The most bitter and longest running "Star Wars" debate involves a seemingly straightforward matter: How many orbiting battle stations would be needed to provide enough firepower over Soviet missile fields at all times.
Star Wars critics -- led by Richard L. Garwin, a physicist who worked on the hydrogen bomb and is now a defense consultant, and the Union of Concerned Scientists -- said early last year that the number would be prohibitive. A system based on the most promising weapon, an orbiting chemical laser, would require 2,400 battle stations, and each would need nearly a full space shuttle load of fuel to fire the laser, he calculated then.
Star Wars proponents in military-oriented national laboratories such as Lawrence Livermore and Los Alamos quickly objected that the true number was around 90 and that Garwin and the UCS were either bad mathematicians or trying to kill Star Wars.
Then UCS discovered errors in its estimates. It had calculated the number of satellites needed to keep the entire world in range, not just the Soviet Union, and it had not allowed for the fact that closer targets can be destroyed faster than distant ones. Its estimates dropped first to 800 and then to 300, but only temporarily.
Robert Jastrow, a Star Wars advocate and National Aeronautics and Space Administration astrophysicist, pounced on the errors, citing them as evidence that Garwin and the UCS were misleading the public.
"The work of the UCS on the question of the satellite fleet," Jastrow wrote in Commentary magazine in December, "is the poorest that has appeared in print, to my knowledge." Jastrow also called the UCS work "shoddy" and contrasted its estimates with "some fine work by the theoretical physicists at Los Alamos."
Garwin responded with a 23-page letter to Commentary -- not yet published -- denouncing Jastrow's article as a "screed . . . rehashing the same demolished criticisms." Garwin added that Jastrow, who is not an expert on strategic defense technologies and who used other people's data, has "made a career of hyena-like behavior."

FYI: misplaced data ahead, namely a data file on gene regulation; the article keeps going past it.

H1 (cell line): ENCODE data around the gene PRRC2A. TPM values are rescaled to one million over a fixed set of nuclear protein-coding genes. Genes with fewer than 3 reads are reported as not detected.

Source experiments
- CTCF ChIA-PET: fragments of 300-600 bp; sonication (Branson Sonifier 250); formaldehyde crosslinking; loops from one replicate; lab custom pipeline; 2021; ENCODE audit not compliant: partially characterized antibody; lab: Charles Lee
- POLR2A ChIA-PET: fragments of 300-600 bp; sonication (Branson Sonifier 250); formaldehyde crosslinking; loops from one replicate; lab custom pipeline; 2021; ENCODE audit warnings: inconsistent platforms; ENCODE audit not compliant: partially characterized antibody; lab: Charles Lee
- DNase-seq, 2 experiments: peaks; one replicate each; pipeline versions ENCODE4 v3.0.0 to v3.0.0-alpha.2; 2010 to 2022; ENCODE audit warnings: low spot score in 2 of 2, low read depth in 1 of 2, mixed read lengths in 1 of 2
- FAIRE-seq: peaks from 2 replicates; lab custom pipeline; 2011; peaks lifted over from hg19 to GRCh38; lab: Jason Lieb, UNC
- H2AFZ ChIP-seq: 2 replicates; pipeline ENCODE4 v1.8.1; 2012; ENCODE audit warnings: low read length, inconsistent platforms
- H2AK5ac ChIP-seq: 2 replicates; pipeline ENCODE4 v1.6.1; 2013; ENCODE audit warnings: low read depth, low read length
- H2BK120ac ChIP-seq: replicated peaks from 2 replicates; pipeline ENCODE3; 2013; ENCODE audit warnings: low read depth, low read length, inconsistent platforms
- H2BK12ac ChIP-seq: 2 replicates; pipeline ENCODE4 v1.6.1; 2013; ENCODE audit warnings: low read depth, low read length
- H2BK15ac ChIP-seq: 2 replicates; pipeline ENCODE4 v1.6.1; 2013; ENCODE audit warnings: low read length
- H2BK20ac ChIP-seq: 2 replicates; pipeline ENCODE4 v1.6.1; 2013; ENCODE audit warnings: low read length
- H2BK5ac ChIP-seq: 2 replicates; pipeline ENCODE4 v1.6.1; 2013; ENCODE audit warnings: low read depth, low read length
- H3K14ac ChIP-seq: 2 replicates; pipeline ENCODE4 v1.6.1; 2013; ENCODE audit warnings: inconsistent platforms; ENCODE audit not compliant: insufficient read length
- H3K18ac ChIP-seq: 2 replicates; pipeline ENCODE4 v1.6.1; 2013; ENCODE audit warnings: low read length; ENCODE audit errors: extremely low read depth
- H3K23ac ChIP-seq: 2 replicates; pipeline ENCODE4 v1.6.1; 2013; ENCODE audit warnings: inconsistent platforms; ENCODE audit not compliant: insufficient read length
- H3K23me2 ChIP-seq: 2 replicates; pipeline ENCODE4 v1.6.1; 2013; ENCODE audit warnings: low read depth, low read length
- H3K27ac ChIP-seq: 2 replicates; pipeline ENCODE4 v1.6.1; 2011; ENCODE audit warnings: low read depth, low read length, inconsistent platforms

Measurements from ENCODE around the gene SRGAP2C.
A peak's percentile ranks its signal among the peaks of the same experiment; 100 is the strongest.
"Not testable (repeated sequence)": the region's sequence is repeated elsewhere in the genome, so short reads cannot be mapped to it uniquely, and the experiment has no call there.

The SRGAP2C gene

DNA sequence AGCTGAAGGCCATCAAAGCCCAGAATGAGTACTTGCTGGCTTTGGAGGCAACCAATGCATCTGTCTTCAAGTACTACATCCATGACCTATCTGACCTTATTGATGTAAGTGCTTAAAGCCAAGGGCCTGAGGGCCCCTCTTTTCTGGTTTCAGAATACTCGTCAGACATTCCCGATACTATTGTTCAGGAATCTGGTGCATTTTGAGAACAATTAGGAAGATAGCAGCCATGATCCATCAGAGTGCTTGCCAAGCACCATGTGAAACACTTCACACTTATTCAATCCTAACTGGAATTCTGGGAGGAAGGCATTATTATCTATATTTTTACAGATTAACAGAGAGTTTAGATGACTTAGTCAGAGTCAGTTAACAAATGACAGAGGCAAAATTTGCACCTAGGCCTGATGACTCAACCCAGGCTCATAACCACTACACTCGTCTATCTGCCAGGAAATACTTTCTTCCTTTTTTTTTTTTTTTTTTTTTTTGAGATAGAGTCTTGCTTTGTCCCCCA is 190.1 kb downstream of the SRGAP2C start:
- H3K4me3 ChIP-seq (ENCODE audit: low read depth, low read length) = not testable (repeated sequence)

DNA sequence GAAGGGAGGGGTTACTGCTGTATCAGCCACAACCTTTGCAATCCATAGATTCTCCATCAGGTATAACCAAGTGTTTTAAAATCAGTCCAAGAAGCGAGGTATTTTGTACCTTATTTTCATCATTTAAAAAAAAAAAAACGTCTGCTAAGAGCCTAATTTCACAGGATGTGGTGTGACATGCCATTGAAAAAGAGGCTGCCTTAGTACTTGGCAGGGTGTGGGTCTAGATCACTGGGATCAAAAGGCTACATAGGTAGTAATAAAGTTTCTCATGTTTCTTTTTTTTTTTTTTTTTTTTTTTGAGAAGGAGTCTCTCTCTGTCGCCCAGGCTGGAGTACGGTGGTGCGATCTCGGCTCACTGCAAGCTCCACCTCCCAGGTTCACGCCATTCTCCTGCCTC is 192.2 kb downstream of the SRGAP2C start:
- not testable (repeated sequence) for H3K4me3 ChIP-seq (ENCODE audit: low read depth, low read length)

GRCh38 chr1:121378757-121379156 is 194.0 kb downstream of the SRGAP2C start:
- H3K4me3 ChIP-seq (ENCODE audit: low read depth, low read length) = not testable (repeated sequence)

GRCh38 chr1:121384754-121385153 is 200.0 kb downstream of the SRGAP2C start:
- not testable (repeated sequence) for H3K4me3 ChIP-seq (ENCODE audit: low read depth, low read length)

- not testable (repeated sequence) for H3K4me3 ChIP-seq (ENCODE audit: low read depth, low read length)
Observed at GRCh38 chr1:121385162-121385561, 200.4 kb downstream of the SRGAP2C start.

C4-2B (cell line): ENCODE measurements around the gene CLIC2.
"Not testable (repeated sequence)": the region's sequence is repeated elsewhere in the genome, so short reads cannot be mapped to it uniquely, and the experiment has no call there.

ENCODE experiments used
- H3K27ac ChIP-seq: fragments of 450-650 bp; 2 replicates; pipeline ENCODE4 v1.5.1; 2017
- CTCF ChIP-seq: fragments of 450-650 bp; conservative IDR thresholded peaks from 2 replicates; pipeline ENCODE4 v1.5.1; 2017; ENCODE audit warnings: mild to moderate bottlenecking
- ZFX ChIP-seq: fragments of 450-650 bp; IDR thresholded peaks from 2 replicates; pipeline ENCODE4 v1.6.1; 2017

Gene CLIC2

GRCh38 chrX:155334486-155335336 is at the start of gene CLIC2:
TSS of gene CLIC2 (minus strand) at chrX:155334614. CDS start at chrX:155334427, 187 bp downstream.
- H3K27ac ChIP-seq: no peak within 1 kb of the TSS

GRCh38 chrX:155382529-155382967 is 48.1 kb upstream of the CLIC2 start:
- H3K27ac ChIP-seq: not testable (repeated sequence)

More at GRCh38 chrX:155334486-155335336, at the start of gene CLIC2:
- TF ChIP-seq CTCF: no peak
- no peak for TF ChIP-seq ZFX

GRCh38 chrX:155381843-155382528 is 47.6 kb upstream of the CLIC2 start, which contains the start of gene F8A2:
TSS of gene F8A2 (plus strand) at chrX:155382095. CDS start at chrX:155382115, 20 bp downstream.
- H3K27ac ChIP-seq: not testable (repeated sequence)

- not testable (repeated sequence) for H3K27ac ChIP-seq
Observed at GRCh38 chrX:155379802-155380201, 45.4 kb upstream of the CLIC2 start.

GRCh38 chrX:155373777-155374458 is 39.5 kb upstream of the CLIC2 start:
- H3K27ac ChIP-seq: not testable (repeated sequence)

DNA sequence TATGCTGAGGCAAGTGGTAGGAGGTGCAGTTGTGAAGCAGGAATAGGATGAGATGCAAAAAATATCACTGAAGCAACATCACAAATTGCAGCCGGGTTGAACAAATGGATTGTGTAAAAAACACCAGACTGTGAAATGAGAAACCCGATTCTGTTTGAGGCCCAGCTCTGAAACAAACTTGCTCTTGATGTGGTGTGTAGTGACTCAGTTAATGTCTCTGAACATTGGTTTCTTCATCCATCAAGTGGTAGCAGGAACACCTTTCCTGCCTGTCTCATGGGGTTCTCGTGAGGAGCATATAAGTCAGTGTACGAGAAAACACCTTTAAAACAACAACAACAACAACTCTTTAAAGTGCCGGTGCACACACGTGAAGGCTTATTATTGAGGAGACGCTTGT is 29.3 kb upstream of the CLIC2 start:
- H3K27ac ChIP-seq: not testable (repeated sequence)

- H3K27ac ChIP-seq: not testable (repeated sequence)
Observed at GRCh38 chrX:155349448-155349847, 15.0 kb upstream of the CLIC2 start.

Not all of the clashes between Jastrow and Garwin are so emotionally worded. Some are more factually verifiable.
Jastrow, for example, asserted that the UCS report always chooses the most pessimistic end of a range of performance possibilities. "All the errors and omissions," Jastrow wrote, "go in one direction only -- toward making the president's plan seem impractical, costly, and ineffective."
In fact, Garwin responded, the UCS evaluation presumes perfection: that Star Wars will work flawlessly at every step of the way even though the system can never be tested under battle conditions. It assumes that laser-aiming, 30-foot-diameter mirrors will have perfect reflecting surfaces, that the mirrors can swivel instantly from target to target, that the beams will never miss their fast-moving quarries thousands of miles away, and that the battle management computers work flawlessly in assigning targets to lasers.
Last month Garwin calculated that if some of these improbably perfect allowances are adjusted, the number of needed battle stations goes back up again.
For example, Garwin figured that if it takes the giant mirror three seconds to swing toward a new target and become steady enough to aim -- the same time it takes NASA's much smaller space telescope -- Star Wars could require up to 2,263 satellite battle stations. Even if it achieves its goal of cutting the settling time to 0.1 second, the system would still need 1,110 satellites, Garwin calculated.
These new figures also assume that the Soviets would try to counteract the U.S. missile defense by increasing their missiles from the current 1,400 to 3,000 and that they would fly faster, reaching space and releasing their warheads in less than half the current time.
Although the Strategic Defense Initiative (SDI), as Stars Wars is formally known, says its weapons must be effective against the Soviet force of the 21st century, its advocates complain that Garwin is introducing these factors to recoup the position lost when the UCS errors were found.
"Garwin isn't playing by the rules," said Gregory Canaven, a pro-Star Wars physicist from Los Alamos. Canaven said that without Garwin's newly introduced factors, they would be close to agreement on the number of satellites needed to counter the current Soviet missile force.